LGBTQ+ ecologists must be important to CIEEM right? They are part of the diversity and equality string to the organisation’s bow and are one of the groups that may be most likely to need support from their peers. And yet we see no events aimed at such members, no online or printed resources. When I pointed out to a member of CIEEM staff less than two years ago that this was the case and that I thought there should be some sort of online presence in the form of a webpage the response was “No, I don’t think we do”. I’m glad to report that the view of that has changed within the organisation and that CIEEM are proactively looking into this at the moment, hence this blog article.
Did you know, for example, that CIEEM has joined forces with the Landscape Institute, Design Council and Institute of Place Management to create Rainbow Places, a cross-industry LGBTQ+ and allies networking group. Rainbow Places will provide a platform for people to have conversations around their experiences, to develop and implement ideas of how to make the industry more inclusive, to raise awareness and visibility, to champion role models and ‘proud’ practices already providing inclusive workplaces, and to lead by example in building a network with LGBTQ+ professionals and allies across sectors.
Why the Launch?
Well, unfortunately there is still a need to support the industry’s LGBTQ+ workforce. Stonewall published in their 2018 LGBT in Britain – Work Report that:
“LGBT+ people who feel able to bring their whole selves to work have increased energy, better performance and stronger relationships with their peers. The more you’re forced to be someone else or hide who you are, the more your happiness and performance at work will be affected.”
I’ve been lucky in my ecology career so far. As an openly gay man the company I work for has been incredibly supportive, and they agreed last year with myself and two other LGBTQ+ colleagues that we needed an in-house LGBTQ+ and allies network. When a member of staff was subjected to discrimination on site by contractor staff, things were escalated very quickly to ensure it was clear that such behaviour would not be tolerated by our staff. Not everyone is so lucky. I know of freelance ecologists who have been working on site supervising works and have either been subjected to discrimination or have had to hide who they really are. These members of the ecology profession, particularly those working in isolation, need our support.
Our in-house network has been really well received and is introduced with additional information in our company induction pack explaining that the network exists and who people can turn to in confidence. Our instant messaging service has a private network for LGBTQ+ members of staff for keeping in touch and for anyone who doesn’t feel comfortable talking face to face. We’ve had social events (any excuse for an afterwork drink!), created resources on our system for all members of staff who want to become allies or wish to find out more and we regularly post information about important LGBTQ+ events and awareness days to maintain visibility. One of our landscape architect colleagues has been heavily involved in the formation of Rainbow Places. I would encourage any ecology company or department large enough to engage in the process of setting up an in-house network and for those in smaller companies to reach out to other LGBTQ+ people in the industry online.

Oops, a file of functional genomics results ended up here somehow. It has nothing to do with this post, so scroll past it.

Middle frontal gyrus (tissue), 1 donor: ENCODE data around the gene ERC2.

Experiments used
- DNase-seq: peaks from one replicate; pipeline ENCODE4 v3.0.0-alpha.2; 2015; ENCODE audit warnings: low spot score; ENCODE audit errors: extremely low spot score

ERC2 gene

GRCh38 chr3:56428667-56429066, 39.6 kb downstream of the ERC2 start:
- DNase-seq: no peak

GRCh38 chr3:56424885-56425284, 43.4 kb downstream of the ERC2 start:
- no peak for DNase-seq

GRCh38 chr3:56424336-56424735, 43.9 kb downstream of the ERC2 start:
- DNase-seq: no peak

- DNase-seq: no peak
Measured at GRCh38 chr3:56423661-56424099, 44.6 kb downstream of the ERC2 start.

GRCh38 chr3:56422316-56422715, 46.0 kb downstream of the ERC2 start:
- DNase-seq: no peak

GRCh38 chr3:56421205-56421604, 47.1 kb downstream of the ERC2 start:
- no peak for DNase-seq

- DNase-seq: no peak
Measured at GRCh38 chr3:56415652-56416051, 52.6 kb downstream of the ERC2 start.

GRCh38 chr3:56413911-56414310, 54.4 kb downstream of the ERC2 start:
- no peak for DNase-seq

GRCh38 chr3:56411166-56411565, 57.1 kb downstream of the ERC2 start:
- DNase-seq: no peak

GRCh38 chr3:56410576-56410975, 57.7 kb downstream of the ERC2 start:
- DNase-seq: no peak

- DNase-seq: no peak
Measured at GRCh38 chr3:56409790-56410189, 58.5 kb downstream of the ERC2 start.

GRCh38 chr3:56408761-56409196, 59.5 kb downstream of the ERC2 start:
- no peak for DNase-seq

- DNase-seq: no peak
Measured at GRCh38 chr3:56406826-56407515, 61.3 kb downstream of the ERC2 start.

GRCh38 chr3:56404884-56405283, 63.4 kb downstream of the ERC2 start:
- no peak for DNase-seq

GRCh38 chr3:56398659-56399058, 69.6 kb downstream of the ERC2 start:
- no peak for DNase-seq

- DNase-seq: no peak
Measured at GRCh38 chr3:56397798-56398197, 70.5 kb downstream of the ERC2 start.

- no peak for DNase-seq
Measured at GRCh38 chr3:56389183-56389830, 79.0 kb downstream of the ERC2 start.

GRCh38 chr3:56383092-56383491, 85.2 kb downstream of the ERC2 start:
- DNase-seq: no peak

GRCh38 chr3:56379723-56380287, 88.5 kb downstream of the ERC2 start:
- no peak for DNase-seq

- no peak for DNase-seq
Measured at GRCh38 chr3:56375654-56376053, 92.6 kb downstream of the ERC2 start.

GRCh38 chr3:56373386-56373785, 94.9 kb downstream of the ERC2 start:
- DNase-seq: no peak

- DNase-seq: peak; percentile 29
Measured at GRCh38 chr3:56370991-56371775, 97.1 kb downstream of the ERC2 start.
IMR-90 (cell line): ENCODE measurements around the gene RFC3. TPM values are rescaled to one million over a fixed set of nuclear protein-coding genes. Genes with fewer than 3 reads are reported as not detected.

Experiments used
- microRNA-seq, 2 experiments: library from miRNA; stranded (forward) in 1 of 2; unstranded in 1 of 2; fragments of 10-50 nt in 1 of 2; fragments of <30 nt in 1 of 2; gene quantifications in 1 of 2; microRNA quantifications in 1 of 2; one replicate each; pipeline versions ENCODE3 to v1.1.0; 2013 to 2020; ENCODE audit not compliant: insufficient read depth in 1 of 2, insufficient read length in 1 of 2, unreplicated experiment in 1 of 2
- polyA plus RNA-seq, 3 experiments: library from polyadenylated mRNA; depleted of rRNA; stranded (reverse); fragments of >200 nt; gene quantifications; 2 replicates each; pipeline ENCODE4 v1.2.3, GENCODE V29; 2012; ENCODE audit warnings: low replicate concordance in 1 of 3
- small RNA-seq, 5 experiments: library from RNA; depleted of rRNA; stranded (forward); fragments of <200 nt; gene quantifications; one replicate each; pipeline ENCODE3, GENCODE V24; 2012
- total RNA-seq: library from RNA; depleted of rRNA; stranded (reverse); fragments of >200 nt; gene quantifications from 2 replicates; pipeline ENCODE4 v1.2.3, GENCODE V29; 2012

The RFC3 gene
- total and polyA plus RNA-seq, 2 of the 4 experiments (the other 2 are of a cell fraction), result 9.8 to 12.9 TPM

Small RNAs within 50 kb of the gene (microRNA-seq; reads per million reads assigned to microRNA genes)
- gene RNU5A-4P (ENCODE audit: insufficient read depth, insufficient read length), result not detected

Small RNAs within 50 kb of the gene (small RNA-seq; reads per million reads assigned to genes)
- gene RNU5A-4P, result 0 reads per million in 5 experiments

The success of Rainbow Places for ecologists will depend on how much engagement CIEEM puts in but it also needs YOU to engage as an individual. Minority groups who are not immediately visible will need to speak up and be more vocal about who we are. This can feel irritating to colleagues; what does my sexuality or heritage have to do with my career as an ecologist? Absolutely nothing. But our visibility will both acknowledge that the diversity already exists within the CIEEM membership and inspire a new generation of ecologists. Show your support either as an LGBTQ+ ecologist or as an ally, and sign up using this form to show your support:
With the rise of other societies such as 500 Queer Scientists and LGBTSTEM it feels like we could be on the edge of a change and I for one am really excited about looking back in five, ten years and seeing how far we’ve come as a diverse and open industry.
LGBTQ+ readers, please seek out the ‘British Ecological Society LGBTQ+ group’ on Facebook. Hopefully one day soon CIEEM will have its own!
Steven Roe CEcol MCIEEM, FPCR Environment and Design Ltd
Steve Roe is a Principal Ecologist with FPCR Environment & Design Ltd. He has over twenty years of extensive experience in bat biology, ecology and survey methodology and has worked in consultancy for the last decade, joining FPCR in 2011. Steve has experience of a range of ecological projects with a special interest in ultrasound analysis and cave ecosystems. In his spare time Steve sits on the Board of Trustees for the Bat Conservation Trust as well as undertaking voluntary work for his local bat group.
A message from CIEEM
We encourage people to get involved with and to share their experiences with Rainbow Places, the cross-industry LGBTQ+ networking group that includes input from CIEEM, The Landscape Institute, Design Council and Institute of Place Management (IPM), and would like to remind you that advice on diversity and inclusion in the sector will be included in our updated Good Working Practices Guidance, that will be published within the next few weeks.
Blog posts on the CIEEM website are the views and opinions of the author(s) credited. They do not necessarily represent the views or position of CIEEM. The CIEEM blog is intended to be a space in which we publish though-provoking and discussion-stimulating articles.